This is part of our ongoing series of guest blogs from our highly-engaged advocates. In this blog, public school teacher Becki Uccello talks about why a private school is the right fit for her daughter and why we need to change education funding to focus on students and not systems. Keep an eye out for future guest blogs from some of our other key advocates.
As I have become more involved in the discussion of school choice, I have caught on to certain catch phrases. One of those is from Corey DeAngelis: “Fund students instead of systems.” This is simple yet powerful. Let me walk you through some scenarios that have affected our family.
Our daughter Izabella uses a wheelchair. Between the ages of 3 and 6, she attended Early Intervention preschool at our neighborhood elementary school. It was inclusive. The class was a mix of typical and non typical peers. The teachers and paraprofessionals treated the students like a family unit. It was a great experience. When it came time for the transitional meeting because Izzi was going to kindergarten, we had several questions about inclusion. None could be answered because those questions were for the “elementary side” of things. They told us that early intervention and elementary had two different administrations and two different budgets, and there would be no mixing of the two. We were kind of surprised, just because we figured that since our daughter would be in that particular building for seven years, we could discuss how inclusion would affect her educational journey.
We quickly found out that as inclusive as her preschool experience was, her kindergarten experience was the opposite. She was pulled out of her general classroom more often than we had agreed to. When we met her speech pathologist, the first thing out of her mouth was, “What is Izzi’s Medicaid number?” Izzi had adaptive PE. One would think that this meant the PE class would do things that could include her. Instead, she was one on one with the adaptive PE coach.
Izzi’s kindergarten teacher continued to refer her to occupational therapy. Her reason: “Izzi doesn’t write dark enough with her pencil.” I asked if she could use a marker or something similar. The teacher’s response: “She needs to learn now how to darken circles for standardized testing.” And that is when I realized that this was not about what was best for our daughter. It was all about conforming her to the system.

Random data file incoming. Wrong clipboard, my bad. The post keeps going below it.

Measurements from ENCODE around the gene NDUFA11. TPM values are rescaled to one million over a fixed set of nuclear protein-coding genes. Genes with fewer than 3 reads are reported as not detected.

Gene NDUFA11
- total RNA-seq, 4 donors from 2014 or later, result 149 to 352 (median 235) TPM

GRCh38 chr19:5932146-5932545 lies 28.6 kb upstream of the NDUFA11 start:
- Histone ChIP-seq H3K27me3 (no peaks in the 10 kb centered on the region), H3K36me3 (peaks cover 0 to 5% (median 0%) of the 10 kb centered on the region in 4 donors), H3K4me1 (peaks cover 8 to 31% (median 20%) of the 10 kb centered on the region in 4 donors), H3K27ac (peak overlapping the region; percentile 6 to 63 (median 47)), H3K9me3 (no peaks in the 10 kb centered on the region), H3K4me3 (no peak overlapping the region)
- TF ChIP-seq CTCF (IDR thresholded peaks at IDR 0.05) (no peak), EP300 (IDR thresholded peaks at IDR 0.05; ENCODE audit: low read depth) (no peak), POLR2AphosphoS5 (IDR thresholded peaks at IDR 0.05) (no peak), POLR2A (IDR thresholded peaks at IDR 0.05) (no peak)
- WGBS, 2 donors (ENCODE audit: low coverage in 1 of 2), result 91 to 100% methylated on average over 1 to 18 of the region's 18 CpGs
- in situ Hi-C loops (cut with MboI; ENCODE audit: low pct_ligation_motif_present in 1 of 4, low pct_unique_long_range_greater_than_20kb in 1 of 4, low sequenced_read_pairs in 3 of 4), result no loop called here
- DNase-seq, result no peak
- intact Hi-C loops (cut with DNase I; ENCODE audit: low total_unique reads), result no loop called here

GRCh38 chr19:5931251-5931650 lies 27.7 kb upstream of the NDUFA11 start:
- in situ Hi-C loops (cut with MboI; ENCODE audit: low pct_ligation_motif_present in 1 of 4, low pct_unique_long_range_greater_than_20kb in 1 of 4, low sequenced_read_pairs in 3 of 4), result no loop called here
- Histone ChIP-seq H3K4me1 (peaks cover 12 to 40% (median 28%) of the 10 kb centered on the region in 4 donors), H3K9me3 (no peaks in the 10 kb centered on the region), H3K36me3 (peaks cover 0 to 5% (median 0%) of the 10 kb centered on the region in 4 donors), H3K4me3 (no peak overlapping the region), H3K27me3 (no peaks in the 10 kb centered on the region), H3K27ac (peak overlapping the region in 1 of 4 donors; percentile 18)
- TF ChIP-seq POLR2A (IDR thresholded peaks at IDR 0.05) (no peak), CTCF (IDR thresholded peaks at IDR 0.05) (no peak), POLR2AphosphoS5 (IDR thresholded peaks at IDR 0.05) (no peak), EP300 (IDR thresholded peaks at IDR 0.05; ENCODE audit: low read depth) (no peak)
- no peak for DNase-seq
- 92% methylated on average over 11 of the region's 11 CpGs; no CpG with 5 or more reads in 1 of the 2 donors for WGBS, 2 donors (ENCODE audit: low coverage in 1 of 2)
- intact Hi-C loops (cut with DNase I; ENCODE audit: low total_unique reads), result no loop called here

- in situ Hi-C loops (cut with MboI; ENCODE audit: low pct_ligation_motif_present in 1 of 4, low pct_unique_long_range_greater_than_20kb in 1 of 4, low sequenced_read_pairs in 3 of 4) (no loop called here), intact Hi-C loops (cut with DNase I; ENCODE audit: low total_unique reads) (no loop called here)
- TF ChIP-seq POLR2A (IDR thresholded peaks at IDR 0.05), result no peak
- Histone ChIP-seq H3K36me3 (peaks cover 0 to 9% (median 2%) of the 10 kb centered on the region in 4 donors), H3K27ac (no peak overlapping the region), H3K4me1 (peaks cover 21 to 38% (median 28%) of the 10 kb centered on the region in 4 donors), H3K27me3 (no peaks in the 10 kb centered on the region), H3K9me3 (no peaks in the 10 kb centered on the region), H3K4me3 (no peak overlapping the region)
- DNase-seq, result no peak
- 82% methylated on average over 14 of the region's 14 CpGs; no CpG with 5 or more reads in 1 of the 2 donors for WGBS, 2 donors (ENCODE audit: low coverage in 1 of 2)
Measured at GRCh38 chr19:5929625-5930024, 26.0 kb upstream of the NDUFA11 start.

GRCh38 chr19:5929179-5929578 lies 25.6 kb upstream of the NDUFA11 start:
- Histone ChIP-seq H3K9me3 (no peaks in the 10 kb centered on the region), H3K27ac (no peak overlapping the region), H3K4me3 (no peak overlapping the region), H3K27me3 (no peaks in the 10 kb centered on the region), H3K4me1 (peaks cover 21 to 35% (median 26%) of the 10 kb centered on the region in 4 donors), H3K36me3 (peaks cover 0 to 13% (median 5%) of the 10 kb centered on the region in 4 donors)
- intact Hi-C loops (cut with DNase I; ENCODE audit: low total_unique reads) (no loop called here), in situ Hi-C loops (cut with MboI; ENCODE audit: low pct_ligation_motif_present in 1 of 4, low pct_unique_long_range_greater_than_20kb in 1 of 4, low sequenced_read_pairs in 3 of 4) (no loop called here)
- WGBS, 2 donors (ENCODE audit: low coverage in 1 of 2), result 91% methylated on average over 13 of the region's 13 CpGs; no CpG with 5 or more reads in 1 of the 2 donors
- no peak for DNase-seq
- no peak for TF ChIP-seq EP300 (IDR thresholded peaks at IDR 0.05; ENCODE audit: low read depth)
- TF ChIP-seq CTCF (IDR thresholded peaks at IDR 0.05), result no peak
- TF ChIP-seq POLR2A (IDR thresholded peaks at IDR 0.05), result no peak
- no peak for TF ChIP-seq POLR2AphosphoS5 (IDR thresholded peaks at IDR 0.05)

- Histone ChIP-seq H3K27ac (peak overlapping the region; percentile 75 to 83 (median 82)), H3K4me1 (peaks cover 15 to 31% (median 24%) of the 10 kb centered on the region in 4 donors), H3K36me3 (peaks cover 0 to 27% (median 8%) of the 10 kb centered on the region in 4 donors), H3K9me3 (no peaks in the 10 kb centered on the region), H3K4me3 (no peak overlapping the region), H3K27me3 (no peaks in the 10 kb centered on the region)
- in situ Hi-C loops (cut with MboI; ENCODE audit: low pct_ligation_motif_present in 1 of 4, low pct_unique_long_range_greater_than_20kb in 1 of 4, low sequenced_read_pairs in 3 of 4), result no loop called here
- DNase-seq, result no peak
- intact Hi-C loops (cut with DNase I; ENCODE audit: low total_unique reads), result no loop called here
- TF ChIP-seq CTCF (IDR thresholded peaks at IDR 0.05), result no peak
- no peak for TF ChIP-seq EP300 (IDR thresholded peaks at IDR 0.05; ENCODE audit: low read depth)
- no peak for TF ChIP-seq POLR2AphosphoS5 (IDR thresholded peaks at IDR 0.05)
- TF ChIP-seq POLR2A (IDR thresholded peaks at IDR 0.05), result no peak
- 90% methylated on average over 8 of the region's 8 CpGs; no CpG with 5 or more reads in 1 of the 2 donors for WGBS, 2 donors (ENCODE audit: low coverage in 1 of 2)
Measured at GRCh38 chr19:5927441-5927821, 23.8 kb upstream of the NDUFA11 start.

When we brought up that the elementary playground was inaccessible, we were told that Izzi could play in the grass with bean bag games. She wanted to play basketball with her classmates, but the only way onto the court was via 3 steps. There was no ramp to the playground. Izzi’s wheelchair cannot roll through tire chips. We offered suggestions as to how to modify the playground. “We can’t change the whole playground for just one student,” we were told. Again, it was about the system, not the student.
As a public school teacher for 24 years, I have witnessed how the educational system is not necessarily about the students. Many students who qualify for special education services are in the same room all day. They are not always included with typical students, even in seemingly inclusive activities like PE and lunch.
More recently, I have watched legislation in Missouri concerning homeschool students and their participation in public school activities and sports. Opponents of this legislation don’t think it is “fair” for homeschool students to use public school opportunities because they are not part of the school system. Yet parents’ tax dollars fund the system.
It is past time for our state to fund students and what their best educational opportunities are.
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